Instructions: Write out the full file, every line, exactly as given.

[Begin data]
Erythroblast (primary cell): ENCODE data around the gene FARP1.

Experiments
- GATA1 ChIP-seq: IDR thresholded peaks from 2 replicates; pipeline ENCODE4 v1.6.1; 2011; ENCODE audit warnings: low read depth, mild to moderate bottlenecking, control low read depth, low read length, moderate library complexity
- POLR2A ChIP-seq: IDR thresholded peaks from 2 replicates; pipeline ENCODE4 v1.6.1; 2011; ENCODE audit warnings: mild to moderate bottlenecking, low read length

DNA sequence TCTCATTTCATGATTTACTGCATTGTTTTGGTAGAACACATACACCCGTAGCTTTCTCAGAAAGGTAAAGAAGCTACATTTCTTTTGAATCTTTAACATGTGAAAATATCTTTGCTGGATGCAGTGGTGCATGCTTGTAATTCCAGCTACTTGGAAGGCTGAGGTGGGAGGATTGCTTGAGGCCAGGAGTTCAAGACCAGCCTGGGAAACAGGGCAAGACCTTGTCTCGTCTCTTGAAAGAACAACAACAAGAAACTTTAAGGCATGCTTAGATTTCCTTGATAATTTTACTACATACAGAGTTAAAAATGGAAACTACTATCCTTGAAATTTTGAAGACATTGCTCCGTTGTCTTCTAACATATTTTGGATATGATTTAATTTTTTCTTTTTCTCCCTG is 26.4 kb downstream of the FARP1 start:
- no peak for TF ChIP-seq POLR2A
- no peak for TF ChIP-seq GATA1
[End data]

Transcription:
Erythroblast (primary cell): ENCODE data around the gene FARP1.

Experiments
- GATA1 ChIP-seq: IDR thresholded peaks from 2 replicates; pipeline ENCODE4 v1.6.1; 2011; ENCODE audit warnings: low read depth, mild to moderate bottlenecking, control low read depth, low read length, moderate library complexity
- POLR2A ChIP-seq: IDR thresholded peaks from 2 replicates; pipeline ENCODE4 v1.6.1; 2011; ENCODE audit warnings: mild to moderate bottlenecking, low read length

DNA sequence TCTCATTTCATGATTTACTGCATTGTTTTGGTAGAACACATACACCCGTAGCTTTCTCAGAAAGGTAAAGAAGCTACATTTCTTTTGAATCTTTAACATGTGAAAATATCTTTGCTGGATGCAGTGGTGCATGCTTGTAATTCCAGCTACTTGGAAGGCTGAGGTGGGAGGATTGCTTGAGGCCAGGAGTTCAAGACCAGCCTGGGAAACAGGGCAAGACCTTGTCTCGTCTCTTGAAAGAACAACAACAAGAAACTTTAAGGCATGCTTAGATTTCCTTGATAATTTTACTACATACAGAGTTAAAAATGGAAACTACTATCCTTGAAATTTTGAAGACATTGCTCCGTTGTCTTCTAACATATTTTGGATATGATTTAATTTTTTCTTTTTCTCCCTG is 26.4 kb downstream of the FARP1 start:
- no peak for TF ChIP-seq POLR2A
- no peak for TF ChIP-seq GATA1